Tuesday, January 17, 2006

A Post Card From Albany

Throwing Good Money After Bad

Many readers will recognize the name George Rand from his frequent Letters to the Editors of our local papers, as well as his regular column in the Tribune. Today, George's rant graces the cyberpages of The Community Alliance blog in what we hope will be the first of many such Guest Blogs. George calls this piece, A Post Card From Albany. We'll simply refer to this and other opinion pieces yet to come from George as, Rand-om Thoughts. :-)

I received a multicolored post card from my representative in Albany, State Senator Dean Skelos, in which he wrote that he tried to ease the burden of high property taxes by providing record levels of state aid to the Franklin Square school district.

Franklin Square schools now receive $3.7 million more each year than they did a decade ago. "This 156% increase," Sen. Skelos wrote, "is over six times the rate of inflation. This year, I provided $282,000 more for the Franklin Square District than the amount first proposed."

So why are school administrators always complaining about being shortchanged on state aid? Because Senator Skelos has not attacked the real problem: Instead of pouring more of our tax money into the public schools from a state budget that is in a fiscal crisis, he should force school districts to cut costs and put a lid on skyrocketing teachers' salaries.Thanks to their powerful union, public school teachers on Long Island are among the highest paid in the nation.

In the Lawrence school district, more than 32 percent of teachers have salaries of over $100,000 even though Lawrence is on a contingency budget. Most teachers receive extra pay for tasks that persons in the business sector would normally be expected to perform. Why should a teacher with a salary of $104,000 for about a nine month school year get paid extra for supervising kids in the cafeteria?

Senator Skelos shouldn't be surprised to find a first grade teacher in Franklin Square earning $101,374 plus an extra $801 for acting as grade chair. By union contract, this teacher's paycheck will soar in two years to $108,000. Since teachers work 182 days a year compared to the 234 days the average business sector employee puts in, that $108,000 is equivalent to about $139,000 in private business. Our high school superintendent with a salary of $240,000 is paid more than the vice president of the United States and the chief justice of the Supreme Court. And now the Franklin Square School District is projecting a whopping 8.6 percent rise in the next school budget.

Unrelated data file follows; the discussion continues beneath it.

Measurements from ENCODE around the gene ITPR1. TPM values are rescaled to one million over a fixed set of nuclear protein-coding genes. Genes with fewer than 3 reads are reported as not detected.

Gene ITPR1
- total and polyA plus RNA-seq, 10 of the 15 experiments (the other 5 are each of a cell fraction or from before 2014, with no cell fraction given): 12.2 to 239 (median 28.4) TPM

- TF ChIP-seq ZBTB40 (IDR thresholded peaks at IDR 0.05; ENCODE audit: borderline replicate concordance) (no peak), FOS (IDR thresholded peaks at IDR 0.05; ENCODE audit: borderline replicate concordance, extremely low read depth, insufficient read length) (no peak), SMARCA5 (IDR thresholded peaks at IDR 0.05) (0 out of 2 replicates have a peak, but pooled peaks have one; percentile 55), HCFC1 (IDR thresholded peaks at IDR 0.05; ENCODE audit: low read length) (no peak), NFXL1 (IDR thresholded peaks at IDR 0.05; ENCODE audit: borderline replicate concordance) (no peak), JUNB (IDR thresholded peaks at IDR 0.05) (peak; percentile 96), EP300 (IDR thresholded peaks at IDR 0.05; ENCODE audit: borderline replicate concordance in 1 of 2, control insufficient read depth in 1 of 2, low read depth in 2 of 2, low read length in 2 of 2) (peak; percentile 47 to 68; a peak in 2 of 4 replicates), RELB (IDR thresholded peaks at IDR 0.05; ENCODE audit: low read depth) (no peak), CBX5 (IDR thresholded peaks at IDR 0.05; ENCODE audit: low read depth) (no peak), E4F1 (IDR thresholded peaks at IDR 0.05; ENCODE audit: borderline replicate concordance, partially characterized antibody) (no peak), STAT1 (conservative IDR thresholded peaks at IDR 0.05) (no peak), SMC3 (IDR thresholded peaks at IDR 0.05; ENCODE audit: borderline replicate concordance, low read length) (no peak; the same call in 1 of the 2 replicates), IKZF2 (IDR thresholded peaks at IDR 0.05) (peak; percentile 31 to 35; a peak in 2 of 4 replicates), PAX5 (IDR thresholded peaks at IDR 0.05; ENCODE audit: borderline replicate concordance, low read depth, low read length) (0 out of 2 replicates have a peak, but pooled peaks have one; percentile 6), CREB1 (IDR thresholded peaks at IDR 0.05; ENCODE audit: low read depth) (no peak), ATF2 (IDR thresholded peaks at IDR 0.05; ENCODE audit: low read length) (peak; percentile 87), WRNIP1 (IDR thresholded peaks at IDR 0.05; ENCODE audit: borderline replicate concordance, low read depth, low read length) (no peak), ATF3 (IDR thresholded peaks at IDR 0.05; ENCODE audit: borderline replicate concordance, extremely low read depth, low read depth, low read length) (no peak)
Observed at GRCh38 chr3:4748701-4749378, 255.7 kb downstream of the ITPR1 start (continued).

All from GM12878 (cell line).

Does this make any sense to Senator Skelos or to anyone else? Nassau County Executive Thomas Suozzi said recently, "School taxes here on Long Island are no longer a mere hardship; they are a destructive burden, devastating families."

George Rand
Franklin Square, NY
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Today's e-Poll:

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  1. My vote in today's e-Poll is no secret: "In my next life I'm coming back as a teacher!"

    Here on Long Island, it's more than generous salary and benefits that our teachers and administrators garner, and every time their contracts come up for renewal, it's "Gimme, gimme, gimme!"

    I don't begrudge our educators. They work hard. So do the rest of us. They deserve a decent wage. So do the rest of us. They have to live on Long Island, with its high cost of living and outrageous property taxes. So do the rest of us.

    How much blood can you squeeze out of a stone?

    Sure, teachers have it tough. In Bed-Stuy, maybe, but not in most of Long Island's cushy school districts. And even if they do have difficult jobs, for which it would appear they believe themselves deserving of combat pay, look at all the vacation time they have to recuperate. I wish I could stay home from work whenever school was out, and take summers off to boot!

    I read reacently that in NYC, where starting salaries are somewhere around $45,000, the Board of Ed recently sought to recruit new teachers and received something like 30,000 applications.

    I'm sure that many of those applicants (at least a few of whom must be qualified) would be delighted to come out to Long Island, and for half of what we're paying many of our teachers.

    Please don't misunderstand. Teachers are invaluable in our society. Good teachers, that is. Not the ones to squeak by, get tenure, then hang around for twenty years just so they can collect top-dollar pensions. But please, enough already with the yearly 8%+ increases. We can no longer afford such excesses. Give us a break!

  2. Again the problem is not the Teachers it is the system. No One knows how much is enough when it comes to per student spending. Is it 10 20 30 thousand a year, and no matter how much we spend it never seems to be enough. Second there is no competion between private charter and public schools so you have a monopoly where by money just keep pouring in no matter what. Now don't go running to show me those scores because they are just smoke and mirrors.We know this by now, I would hope so.Third we are stuck in this system because politicians don't have the back bone to change Finally we keep spending and the educated work force keeps leaving telling me that we a failing to help the long island economy therefore the tax burden will only get worst. Do we need changes and reforms, You bet we do, the question remains, Do politicians have the spine to change this?